10 Rules for Sweet Treats
If you’re like us, you’d spoil your horse every day of the year, but Valentine’s Day gives us an even better reason! And what better way to spoil our horses than by giving them special treats?
Our horses love apples and carrots, of course, but sometimes we like to offer them the tasty store bought treats as well. These are often coated with molasses or other taste-bud tempters. Mmmm…
But as much as our horses love these special snacks, we know that equine digestion is a delicate operation at best. So, caution is key. Let’s look at a few rules for keeping treats safe and healthy this Valentine’s Day (and through out the year!).
1. Always consider your horse’s special diet needs first. If your horse is insulin resistant, has difficulty chewing, or suffers from gastric upset, his treats should be geared towards his special needs. Check with your equine nutritionist or veterinarian if you’re unsure.
2. Read ingredient lists carefully. If sugar is the main ingredient, this probably isn’t the best treat for your horse. Choose treats that include natural ingredients like carrots, apples, and even pumpkin.
3. Consider the size and texture of the treat. Don’t feed treats that are very hard to crunch or large enough to become lodged in the equine throat.
4. When feeding treats, insist on polite behavior. Some horses can get pushy or aggressive when they hear a familiar treat bag rustle. For these horses, place their treats in their feed bins instead or teach them to back away from you while you dole them out.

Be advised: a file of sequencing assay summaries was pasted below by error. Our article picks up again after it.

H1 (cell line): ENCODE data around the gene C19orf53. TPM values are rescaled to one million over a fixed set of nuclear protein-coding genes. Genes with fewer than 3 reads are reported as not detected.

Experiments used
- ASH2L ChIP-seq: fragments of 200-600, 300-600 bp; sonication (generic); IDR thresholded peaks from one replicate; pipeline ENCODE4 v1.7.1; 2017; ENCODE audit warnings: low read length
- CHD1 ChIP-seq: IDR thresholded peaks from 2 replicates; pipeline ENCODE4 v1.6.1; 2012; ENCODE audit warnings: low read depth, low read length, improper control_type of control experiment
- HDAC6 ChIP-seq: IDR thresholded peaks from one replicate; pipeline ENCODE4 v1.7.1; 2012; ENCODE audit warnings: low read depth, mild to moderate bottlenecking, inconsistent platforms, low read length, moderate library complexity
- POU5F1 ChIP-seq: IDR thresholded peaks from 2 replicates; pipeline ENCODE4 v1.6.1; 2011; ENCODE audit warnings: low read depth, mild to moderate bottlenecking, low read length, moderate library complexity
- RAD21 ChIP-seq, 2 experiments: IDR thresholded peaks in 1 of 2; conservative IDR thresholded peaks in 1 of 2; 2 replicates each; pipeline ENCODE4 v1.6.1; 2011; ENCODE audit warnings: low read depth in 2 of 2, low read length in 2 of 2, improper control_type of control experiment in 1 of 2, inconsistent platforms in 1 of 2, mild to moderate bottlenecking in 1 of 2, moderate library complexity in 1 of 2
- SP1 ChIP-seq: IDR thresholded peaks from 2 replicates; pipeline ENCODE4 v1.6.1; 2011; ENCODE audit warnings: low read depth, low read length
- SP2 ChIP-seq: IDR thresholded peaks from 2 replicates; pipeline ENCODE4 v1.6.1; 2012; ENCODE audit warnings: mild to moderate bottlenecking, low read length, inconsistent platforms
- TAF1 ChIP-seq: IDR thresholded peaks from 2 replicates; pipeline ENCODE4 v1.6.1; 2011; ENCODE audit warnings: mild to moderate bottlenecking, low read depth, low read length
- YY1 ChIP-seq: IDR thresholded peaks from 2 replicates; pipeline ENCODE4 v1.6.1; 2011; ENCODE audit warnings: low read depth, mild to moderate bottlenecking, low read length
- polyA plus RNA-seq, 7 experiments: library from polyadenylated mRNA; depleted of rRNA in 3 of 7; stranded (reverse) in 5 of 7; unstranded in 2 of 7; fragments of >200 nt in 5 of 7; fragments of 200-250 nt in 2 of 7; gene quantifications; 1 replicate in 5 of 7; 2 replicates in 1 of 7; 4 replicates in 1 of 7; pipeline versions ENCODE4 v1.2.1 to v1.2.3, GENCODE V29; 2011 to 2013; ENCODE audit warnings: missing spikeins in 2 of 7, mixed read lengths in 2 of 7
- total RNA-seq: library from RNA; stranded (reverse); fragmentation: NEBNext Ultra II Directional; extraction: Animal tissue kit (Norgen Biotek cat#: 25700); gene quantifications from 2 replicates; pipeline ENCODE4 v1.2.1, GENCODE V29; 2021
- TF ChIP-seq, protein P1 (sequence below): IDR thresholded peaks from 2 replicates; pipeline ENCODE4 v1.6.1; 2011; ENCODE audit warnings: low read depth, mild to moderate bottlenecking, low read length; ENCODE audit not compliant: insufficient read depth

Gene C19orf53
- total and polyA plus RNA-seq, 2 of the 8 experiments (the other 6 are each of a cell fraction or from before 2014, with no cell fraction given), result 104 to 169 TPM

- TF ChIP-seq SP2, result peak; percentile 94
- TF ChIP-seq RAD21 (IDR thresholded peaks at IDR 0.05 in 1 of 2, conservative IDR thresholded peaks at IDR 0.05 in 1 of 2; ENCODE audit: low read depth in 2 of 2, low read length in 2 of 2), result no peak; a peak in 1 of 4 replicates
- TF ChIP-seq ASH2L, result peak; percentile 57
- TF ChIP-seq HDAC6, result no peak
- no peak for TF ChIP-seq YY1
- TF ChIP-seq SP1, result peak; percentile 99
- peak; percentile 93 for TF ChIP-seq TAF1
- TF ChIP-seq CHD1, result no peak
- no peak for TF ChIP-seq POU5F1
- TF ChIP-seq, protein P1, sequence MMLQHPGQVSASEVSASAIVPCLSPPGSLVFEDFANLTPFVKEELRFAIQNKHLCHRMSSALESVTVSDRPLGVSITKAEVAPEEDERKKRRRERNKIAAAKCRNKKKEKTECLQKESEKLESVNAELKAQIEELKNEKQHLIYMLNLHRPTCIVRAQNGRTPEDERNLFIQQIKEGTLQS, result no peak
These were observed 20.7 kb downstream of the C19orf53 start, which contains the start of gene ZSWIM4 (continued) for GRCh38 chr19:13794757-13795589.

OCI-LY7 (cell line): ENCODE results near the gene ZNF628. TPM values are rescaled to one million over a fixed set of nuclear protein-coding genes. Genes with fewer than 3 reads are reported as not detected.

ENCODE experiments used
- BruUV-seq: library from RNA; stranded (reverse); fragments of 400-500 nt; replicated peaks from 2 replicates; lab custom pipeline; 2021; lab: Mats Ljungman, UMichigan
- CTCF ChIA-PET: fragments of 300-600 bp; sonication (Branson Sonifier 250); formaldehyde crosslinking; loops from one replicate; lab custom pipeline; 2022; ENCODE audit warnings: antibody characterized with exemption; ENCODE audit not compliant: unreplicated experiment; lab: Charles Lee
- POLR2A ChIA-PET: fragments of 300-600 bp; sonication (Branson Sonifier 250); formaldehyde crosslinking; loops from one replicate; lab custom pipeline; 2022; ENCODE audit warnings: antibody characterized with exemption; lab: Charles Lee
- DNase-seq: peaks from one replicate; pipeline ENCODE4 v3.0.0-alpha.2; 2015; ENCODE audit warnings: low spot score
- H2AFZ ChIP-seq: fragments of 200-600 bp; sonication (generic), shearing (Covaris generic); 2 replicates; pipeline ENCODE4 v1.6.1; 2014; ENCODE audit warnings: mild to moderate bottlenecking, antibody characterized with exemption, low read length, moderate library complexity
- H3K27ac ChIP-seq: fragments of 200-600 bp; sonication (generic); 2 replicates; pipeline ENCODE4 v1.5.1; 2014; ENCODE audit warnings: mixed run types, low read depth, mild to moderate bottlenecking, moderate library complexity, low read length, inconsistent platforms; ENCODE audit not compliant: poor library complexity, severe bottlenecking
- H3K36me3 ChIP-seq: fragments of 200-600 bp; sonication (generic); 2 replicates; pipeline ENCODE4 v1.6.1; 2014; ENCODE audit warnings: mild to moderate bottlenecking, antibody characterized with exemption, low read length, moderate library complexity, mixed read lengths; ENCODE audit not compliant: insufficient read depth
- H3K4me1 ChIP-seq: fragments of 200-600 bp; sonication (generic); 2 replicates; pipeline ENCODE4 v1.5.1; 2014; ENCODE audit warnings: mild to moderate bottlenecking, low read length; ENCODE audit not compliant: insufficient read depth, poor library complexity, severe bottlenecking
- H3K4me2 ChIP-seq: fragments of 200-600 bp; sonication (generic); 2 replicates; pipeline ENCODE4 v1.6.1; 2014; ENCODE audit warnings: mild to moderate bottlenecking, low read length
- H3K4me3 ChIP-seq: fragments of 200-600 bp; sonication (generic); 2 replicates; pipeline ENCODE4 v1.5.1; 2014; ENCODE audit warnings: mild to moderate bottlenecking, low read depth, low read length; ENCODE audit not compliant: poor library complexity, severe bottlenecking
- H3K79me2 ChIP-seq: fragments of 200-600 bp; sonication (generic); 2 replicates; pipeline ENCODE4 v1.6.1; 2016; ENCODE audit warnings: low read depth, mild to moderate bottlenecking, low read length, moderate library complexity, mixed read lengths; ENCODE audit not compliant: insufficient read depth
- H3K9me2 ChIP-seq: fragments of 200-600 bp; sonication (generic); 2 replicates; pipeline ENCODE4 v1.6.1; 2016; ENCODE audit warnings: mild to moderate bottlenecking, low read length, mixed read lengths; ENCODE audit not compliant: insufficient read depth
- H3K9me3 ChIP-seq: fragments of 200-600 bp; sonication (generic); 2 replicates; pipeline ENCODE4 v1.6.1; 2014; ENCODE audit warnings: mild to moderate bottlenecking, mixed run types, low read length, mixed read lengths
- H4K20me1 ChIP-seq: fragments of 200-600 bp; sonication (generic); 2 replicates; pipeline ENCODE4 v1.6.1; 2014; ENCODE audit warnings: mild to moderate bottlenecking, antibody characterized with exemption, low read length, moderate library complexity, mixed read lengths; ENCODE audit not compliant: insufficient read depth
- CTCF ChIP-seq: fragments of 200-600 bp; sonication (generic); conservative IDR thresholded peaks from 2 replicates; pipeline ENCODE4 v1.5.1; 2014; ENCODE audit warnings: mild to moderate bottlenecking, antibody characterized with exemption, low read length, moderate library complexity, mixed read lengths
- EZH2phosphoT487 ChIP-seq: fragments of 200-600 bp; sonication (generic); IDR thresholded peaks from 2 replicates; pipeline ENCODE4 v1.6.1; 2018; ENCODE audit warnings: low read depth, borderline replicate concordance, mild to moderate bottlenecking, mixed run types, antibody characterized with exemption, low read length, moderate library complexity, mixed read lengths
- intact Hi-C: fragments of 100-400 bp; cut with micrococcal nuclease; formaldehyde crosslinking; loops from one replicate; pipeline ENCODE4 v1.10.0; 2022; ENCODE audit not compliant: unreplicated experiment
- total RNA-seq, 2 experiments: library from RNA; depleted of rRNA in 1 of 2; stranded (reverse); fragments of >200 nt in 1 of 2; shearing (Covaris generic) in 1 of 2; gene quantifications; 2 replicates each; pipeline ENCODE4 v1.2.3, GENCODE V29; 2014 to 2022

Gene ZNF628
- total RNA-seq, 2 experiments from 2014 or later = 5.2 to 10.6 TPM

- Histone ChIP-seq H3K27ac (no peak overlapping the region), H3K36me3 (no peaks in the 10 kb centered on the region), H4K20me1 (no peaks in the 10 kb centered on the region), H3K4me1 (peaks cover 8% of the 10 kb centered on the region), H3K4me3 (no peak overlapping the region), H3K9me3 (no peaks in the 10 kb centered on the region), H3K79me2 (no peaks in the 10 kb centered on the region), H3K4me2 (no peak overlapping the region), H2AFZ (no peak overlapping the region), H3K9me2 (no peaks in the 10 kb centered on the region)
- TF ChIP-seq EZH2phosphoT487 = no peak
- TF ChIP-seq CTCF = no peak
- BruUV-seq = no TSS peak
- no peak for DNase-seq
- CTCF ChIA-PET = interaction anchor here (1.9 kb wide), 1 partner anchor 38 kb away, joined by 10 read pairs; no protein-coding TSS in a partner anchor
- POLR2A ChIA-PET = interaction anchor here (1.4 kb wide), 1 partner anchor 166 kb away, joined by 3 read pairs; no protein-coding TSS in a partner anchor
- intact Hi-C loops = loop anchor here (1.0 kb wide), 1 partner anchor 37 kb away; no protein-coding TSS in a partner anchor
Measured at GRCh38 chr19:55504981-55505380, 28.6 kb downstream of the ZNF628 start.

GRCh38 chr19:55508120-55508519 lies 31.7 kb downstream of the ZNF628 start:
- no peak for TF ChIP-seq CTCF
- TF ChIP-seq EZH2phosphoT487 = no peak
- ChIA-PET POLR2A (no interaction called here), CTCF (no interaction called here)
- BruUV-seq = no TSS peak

5. Store treats in an airtight container and out of direct sunlight. Organic treats often have a short shelf life so be sure to check expiration dates.
6. Don’t over feed treats. Even though your horse might not think so, he really can have too much of a good thing. Consider treats to be just that, a treat! They shouldn’t become a habit or occupy more than 5% of your horse’s total diet.
7. Don’t feed treats outside of the natural equine diet. Certain foods, like potatoes, chocolate, and tomatoes should never be offered. Grass clippings are another no-no. Lawn clippings often contain entophytes, a bacterium or fungus that lives within certain plants and is most dangerous to broodmares. As cut grass tends to mold quickly, it can present a colic risk as well.
8. If you want to feed treats, but you’re short on cash, don’t despair. Horses love all sorts of treats, most of which you probably already have in your kitchen. Create a horse ‘salad’ with chopped carrots, apples, and black oil sunflower seeds, sprinkled with a little brown sugar. Your horse will love you!
9. Your human pantry probably contains some horse-safe treats as well. Feel free to feed Fig Newtons®, ginger snaps, home-made carrot cake, and corn bread. Feed in moderation, of course as most of the above contain sugar.
10. Think about asking your horse to do something for his treat. Perhaps you can teach him to put his hoof on a stump or walk over a tarp. Horses are treat hounds. There’s no end to the fun you can have.
Happy Valentine’s Day everyone!
Debbie Disbrow and freelance writer Karen Baril (www.karenbaril.com) teamed up to write this article.
**Always consult your local veterinarian or equine nutritionist before giving
anything to your horse(s).